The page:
In 1844 Ghebre Michael officially declared his allegiance to the doctrine of the two natures in Christ and became a Catholic. From then on, he accompanied Justin on many of his journeys, especially to the famous monastery of Gunda Gunde. The visit of the white Prefect and the highly respected monk Abba Ghebre Michael deeply moved the monks of the monastery. Because of the good impression Justin and Ghebre Michael made, a number of the monks decided to follow them to Guala.
One of the monks suggested that the Prefect ask permission to buy some land from the villagers of Guala, which was his hometown. De Jacobis bought a small piece of land near the Orthodox church of St. George. In 1845, in less than a year, St. Justin built the seminary and transferred both the seminarians and some of his priests from Adwa to Guala. The Prefect also built a house near the seminary for young people and adults who came from nearby villages for catechetical instructs.
Ghebre Michael helped enormously in the formation of the clergy. He composed a dictionary of the Ge’ez language used in the liturgy. He wrote a source book about the Catholic faith which was simple and clear. He produced a textbook in dogmatic theology. But he was destined to suffer much. He was imprisoned for two months shortly before Justin ordained him to the priesthood in 1851, when he was 60 years of age.
Later, when persecution broke out again, both he and Justin were imprisoned. Ironically, Justin was treated better than Ghebre Michael, for whom his former colleagues among the orthodox seemed to have a special hatred. Ghebre Michael was tortured repeatedly and urged to renounce Catholicism. He was led from place to place in chains and, bloodied by beatings, presented before crowds. He was knocked to the ground often and when again and again he rose to his feet, the people proclaimed him a second St. George, the saint who was said to have had seven lives.
The king, because of political pressure from the British and perhaps also because of the esteem Ghebre Michael had among the people, decided not to execute him but decreed that he must carry his chains to the end of his life. He trudged in procession from town to town behind marching soldiers, resisting appeals to renounce his faith. Finally, exhausted by an ordeal that lasted 13 months, he died at the roadside and was buried nearby at the end of August, 1855. Many have tried to locate his grave, but without success. Justin often called him “the generous athlete of Christ”.
V. Deeply human, deeply holy
Many have noted Justin’s human gifts; many too have written about his holiness. Here, let me just note a few of the qualities that impressed his contemporaries.
His Human Warmth
There was a tenderness in Justin that struck others forcefully. He felt things deeply. His sermons are filled with warmth and compassion. He often spoke of his love for his people. In his Diary he writes about his mother who, he was certain, was interceding for him in heaven.. He tells of his loneliness as he celebrated Christmas almost alone in 1839. He describes the pain he felt at being separated from his fellow missionaries, Sapeto e Montuori, who left Adwa to go to Scioa and to Gondar: « See how Providence makes us experience today all the torments of mortal separation. … Our hearts are made for loving each other.” He longs to have a community of Daughters of Charity to help him (IV, 23).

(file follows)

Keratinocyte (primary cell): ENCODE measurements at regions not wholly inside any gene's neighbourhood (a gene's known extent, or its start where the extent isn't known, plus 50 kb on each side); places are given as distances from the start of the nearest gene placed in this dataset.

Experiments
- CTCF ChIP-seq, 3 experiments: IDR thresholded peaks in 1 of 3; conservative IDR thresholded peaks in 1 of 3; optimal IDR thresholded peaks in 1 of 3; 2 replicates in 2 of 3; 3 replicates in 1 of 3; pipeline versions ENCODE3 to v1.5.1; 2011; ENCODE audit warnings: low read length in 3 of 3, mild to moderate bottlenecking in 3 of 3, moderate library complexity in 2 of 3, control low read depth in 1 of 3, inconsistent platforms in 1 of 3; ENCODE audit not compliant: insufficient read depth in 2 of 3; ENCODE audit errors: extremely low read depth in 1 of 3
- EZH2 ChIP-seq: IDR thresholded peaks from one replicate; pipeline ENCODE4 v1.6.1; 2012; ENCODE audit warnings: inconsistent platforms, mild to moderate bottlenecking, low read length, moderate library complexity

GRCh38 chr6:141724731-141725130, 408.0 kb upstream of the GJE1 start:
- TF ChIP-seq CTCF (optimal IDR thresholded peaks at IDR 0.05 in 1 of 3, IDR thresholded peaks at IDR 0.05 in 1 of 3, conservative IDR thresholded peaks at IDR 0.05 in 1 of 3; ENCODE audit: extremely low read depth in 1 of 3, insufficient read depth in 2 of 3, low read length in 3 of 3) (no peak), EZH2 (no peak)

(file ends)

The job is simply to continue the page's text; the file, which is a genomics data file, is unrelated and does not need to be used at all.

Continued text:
Justin had the gift of friendship. He befriended not only his confreres and the Catholics of the mission, but many of the Orthodox. He created close bonds with a number of Protestant missionaries laboring in Ethiopia. Their relationship was so warm that Justin speculated in his Diary: “…we are not very far from the happy moment when reconciliation with our (separated) brothers could take place.”
His Works of Charity
While still in Italy, Justin focused on the sick and poor in his ministry. In 1836 and 1837 a cholera epidemic raged in Naples. Justin labored day and night to assist the victims. He forgot himself to such an extent that he often neglected to eat and sleep. One morning he was found asleep, worn out by fatigue, lying at the side of a victim whom he had assisted until death, having given little thought to contagion. In Ethiopia too, he recounts in his Diary (I, 147) visits to the homes of sick people whom others refused to approach because of fear of contagion.
On the mission, St. Justin made his residence a place of welcome. There the sick, the hungry and the poor often sought him, and he ministered to them with great tenderness. From there, he also went out to visit the homebound and the aged. Those whom he visited were people of very varied social standing, but they were consistently impressed by warmth, the humility and the charity of the Apostolic Prefect. As a Vincentian he convinced of the importance of preaching by “word and work”. He formed his native clergy to do so too.
His Devotion to Mary the Mother of God
During his first year in Adwa, Justin gave out Miraculous Medals to everyone he met, telling them how Mary was the Mother of God and the Mother of all who believed in Christ. He engaged in much charitable ministry in the name of Mary. His listeners not only noted what Justin told them about Mary, they also observed how he honored her and prayed to her. Because of this, they called him Abba Yakob Zemariam, which means Mary’s Jacob.
His followers addressed him in a letter from Gondar on 27 July 1848, in this way:
Greetings to our Father Justin, from his children who through divine mercy were dragged out of the darkness of schism and apostasy. May the love of Mary, Mother of Jesus, increase in you and us! Amen.
Long after Justin’s death, Cardinal Massaia, who had ordained him, stated:
After 35 years I can still, to a large extent, recall the sermons which I listened to in those days, so great was the impression which he made on me, and also on others … To see this man, serious and pleasant at the same time, frugal in the matter of food, simple, modest and unobtrusive in his way of dressing, courteous and charitable in behavior, always ready to say a comforting word, never separated from his disciples whom he treated with the gentle authority of a father and the affectionate familiarity of a brother, always with them in whatever they were doing, at work, at meals, at prayer; to watch him as he celebrated Mass like someone in ecstasy, to see him present at prayer in common, recollected and angel-like, in a word, to see him living a life which combined the isolation of a hermit and the zeal of an apostle, all this was, for us, a living sermon.(Ibid., pp. 585-586.)